UCL Home

Obituary: Prof. Colin Rosser

01 November 2012

Professor Colin Rosser, former Director of the Development Planning Unit, UCL, has died at the age of 86.

Son of a South Wales mining family, he won a scholarship to Cambridge to study anthropology.

But before that, he did military service with the Gurkhas, beginning a lifelong devotion to the Himalayas. During his time in India, he was involved in the occupation of Karachi docks to deter landings by the 1947 mutineers of the Indian Royal Navy.

Back in Cambridge, he took his degree and then undertook his D.Phil in research in the remote Kulu valley of the western Himalayas (now part of Himachal Pradesh). He and with his wife Tessa trekked over the 16,000 feet pass to get there and lived under canvas for two years while he wrote a dictionary for the unknown language of the valley and analysed the culture.

Colin was appointed to then-Swansea University College, where in 1965, with Chris Harris, he published the much respected Family and Social Change in a south Wales town. He also returned to the Himalayas with important studies of the Newars of the Kathmandu valley.

But conventional academic life could never hold Colin for long, and with an astonishing swiftness he transformed himself into a Consultant in Social Planning in the major Ford Foundation project, the Calcutta Metropolitan Planning Organisation (1961-67), starting his lifelong concern with urbanization in developing countries, and launching the strikingly innovative Calcutta: Basic Development Plan (1965). He went on to write a major report for the Foundation on urbanization in the third world.

In 1976, he succeeded Otto Koenigsberger as Director of the Development Planning Unit (DPU), a graduate training and research centre at University College London. By now he had developed his characteristic preoccupation with the importance of learning from practice and conceived of the DPU as a place where practical organisers (including consultants) could interact with theoreticians, academics, each learning from the other to mutual advancement. All DPU academic staff were expected to undertake consultancies in third world cities.

But once again, academic life could not hold him for long. In a major coup for the DPU and University College London, Colin won a World Bank contract to set up Master's programmes in highway engineering and transport at the Institute of Technology Bandung in Indonesia. Colin himself went to direct the project (1982), recruiting nine members of academic staff to assist him. He also organized “State visits”, the Provost of UCL to Bandung, the head of ITB to UCL.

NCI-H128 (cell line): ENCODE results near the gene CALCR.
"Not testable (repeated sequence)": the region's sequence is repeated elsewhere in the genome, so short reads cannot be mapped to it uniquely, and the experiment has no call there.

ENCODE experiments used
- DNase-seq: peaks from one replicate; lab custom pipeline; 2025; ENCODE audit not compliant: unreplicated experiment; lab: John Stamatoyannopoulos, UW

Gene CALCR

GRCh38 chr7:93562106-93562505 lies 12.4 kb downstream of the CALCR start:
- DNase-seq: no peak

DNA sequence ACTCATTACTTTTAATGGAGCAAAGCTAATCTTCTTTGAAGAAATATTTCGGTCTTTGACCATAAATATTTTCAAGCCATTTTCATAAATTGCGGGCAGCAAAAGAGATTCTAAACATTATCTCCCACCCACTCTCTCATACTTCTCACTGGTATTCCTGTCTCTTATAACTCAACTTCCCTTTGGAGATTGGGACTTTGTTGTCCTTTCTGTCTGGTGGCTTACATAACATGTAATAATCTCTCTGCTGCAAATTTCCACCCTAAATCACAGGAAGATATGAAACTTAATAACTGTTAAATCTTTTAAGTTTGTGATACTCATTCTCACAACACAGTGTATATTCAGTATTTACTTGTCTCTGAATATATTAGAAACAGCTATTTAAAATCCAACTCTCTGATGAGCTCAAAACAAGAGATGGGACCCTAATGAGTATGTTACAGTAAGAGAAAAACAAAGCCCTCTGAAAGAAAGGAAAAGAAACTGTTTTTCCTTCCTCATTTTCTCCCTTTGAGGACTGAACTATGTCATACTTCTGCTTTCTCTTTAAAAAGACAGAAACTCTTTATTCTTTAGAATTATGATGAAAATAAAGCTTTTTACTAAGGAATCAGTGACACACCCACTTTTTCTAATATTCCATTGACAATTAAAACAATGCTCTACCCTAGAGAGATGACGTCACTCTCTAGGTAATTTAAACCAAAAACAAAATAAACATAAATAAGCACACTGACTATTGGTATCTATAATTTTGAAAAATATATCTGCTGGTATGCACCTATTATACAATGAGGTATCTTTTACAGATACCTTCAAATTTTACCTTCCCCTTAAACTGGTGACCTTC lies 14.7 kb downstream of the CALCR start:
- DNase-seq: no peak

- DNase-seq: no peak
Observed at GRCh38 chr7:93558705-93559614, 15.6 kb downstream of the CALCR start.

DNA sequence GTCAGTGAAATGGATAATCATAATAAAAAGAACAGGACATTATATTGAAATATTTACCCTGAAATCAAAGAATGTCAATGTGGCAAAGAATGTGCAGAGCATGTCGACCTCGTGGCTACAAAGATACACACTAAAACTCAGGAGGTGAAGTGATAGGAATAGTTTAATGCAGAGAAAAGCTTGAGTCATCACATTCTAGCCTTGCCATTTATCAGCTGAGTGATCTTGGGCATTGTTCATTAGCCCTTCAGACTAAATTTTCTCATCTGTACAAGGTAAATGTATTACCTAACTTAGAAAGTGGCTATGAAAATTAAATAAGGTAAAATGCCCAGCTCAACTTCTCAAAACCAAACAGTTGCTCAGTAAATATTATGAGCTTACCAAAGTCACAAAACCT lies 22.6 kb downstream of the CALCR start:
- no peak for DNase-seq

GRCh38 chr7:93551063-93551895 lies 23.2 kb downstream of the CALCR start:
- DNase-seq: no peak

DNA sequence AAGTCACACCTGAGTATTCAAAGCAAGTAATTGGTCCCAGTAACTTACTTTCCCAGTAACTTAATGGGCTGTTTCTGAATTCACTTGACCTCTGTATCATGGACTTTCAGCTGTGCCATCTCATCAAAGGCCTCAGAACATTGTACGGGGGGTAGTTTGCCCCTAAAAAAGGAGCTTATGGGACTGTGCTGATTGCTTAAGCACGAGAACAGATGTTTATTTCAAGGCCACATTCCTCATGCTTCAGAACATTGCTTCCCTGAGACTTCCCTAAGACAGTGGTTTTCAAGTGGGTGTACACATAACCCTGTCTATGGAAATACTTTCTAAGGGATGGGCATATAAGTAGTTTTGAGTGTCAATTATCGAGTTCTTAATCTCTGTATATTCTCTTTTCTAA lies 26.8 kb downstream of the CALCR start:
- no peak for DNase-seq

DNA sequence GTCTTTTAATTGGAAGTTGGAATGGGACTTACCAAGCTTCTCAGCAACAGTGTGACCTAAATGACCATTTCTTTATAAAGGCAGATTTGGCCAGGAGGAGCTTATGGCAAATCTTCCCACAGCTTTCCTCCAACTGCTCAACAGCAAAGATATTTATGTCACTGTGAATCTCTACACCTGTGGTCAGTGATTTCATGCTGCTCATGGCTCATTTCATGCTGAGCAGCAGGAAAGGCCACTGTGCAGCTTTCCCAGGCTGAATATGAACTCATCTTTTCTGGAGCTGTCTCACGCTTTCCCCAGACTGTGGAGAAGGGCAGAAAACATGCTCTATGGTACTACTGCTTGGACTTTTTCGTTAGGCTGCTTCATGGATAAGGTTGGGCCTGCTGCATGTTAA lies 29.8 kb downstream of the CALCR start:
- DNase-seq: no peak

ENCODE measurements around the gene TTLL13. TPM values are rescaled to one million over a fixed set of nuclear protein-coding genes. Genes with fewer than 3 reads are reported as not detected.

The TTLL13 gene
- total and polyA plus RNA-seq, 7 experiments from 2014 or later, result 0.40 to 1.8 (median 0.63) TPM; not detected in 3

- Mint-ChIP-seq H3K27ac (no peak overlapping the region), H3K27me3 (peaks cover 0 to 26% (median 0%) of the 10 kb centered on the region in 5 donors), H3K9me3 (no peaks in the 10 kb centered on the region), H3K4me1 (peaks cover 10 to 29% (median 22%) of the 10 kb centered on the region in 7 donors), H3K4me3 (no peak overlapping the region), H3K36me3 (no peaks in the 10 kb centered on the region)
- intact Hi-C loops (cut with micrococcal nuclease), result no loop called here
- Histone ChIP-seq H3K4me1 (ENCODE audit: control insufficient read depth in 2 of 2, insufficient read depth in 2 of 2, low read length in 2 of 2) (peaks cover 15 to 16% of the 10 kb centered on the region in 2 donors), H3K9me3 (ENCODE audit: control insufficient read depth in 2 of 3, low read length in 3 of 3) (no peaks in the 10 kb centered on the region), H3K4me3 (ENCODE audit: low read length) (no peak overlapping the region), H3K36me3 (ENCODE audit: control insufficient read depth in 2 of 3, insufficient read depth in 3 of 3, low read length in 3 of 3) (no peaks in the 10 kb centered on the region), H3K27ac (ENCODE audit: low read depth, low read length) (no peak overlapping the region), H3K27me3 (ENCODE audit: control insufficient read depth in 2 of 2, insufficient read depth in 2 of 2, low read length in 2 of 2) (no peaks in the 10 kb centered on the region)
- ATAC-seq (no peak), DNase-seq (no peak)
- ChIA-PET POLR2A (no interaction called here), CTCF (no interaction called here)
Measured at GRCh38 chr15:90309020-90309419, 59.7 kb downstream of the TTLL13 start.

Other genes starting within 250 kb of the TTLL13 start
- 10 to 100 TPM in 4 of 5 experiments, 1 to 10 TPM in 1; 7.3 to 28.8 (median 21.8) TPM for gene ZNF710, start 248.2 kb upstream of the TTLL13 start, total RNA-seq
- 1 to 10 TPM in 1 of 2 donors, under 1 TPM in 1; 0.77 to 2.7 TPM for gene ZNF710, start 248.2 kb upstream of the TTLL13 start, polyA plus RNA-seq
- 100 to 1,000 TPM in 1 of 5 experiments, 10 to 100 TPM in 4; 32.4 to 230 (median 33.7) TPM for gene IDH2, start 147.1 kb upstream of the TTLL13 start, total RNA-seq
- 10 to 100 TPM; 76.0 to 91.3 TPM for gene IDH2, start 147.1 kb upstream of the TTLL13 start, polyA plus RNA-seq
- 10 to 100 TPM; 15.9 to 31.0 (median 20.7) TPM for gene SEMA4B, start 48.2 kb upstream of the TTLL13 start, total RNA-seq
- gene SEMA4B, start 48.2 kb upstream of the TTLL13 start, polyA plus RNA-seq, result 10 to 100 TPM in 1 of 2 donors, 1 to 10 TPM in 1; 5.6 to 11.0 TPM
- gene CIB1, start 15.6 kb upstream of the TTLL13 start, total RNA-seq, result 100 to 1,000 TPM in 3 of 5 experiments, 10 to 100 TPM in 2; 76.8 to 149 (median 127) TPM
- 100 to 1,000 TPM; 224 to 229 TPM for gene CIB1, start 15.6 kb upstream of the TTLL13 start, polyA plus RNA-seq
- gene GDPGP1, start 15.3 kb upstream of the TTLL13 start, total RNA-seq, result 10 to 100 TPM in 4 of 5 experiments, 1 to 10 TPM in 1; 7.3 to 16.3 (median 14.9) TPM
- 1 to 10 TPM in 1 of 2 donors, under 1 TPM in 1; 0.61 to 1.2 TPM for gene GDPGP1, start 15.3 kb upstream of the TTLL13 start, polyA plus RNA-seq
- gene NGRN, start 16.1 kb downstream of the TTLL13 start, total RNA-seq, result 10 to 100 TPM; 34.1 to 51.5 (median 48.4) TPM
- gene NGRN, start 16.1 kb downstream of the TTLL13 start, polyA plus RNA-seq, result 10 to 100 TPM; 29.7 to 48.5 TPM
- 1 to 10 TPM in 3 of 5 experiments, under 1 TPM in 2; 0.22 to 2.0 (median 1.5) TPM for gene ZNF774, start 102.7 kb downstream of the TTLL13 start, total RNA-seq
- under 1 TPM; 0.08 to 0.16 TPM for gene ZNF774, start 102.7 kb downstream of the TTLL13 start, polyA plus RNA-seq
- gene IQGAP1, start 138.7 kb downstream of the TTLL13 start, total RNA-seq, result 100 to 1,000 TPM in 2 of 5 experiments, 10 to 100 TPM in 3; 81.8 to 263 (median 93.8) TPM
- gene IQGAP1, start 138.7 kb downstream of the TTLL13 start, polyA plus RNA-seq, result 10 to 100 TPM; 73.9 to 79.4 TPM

In 1984 he moved again, this time to Kathmandu, to his greatest challenge, the creation of an international think tank, research (in physical ecology and economic development) and training centre for the Tibetan-Hindu Kush region: the International Centre for Integrated Mountain Development (ICIMOD). It involved a diplomatic nightmare - all the surrounding governments, from China and Russia, Afghanistan, Pakistan and India to Outer Mongolia and Bhutan. It was to be located in Kathmandu. It was Colin's supreme test to create the centre from nothing and ensure its survival. It was to be his preoccupation up to his retirement.

Just before he retired, the State government of Himachel Pradesh invited him to revisit the Kulu valley where he had started his research career – now by road over the pass (and there was even an air strip). To his horror, he found Italian hippies had penetrated the valley – and were growing marihuana on the slopes – development had indeed arrived.

He retired to the Malvern hills on the Welsh border. But he still had time to throw his great energy and enthusiasm into a social survey for the British aid ministry on the city of Cuttack in one of India's poorest States, Orissa (published as Jobs for the Poor, DPU).

Colin was a person of exceptional energy and dedication. He remained fascinated by “practice”, the exigencies of action and management (in the field of planning), even though he had great skills and subtlety in anthropological analysis. But, in the end his legacy remains in institutions rather than publications.

Nigel Harris
Emeritus Professor, UCL
23 October 2012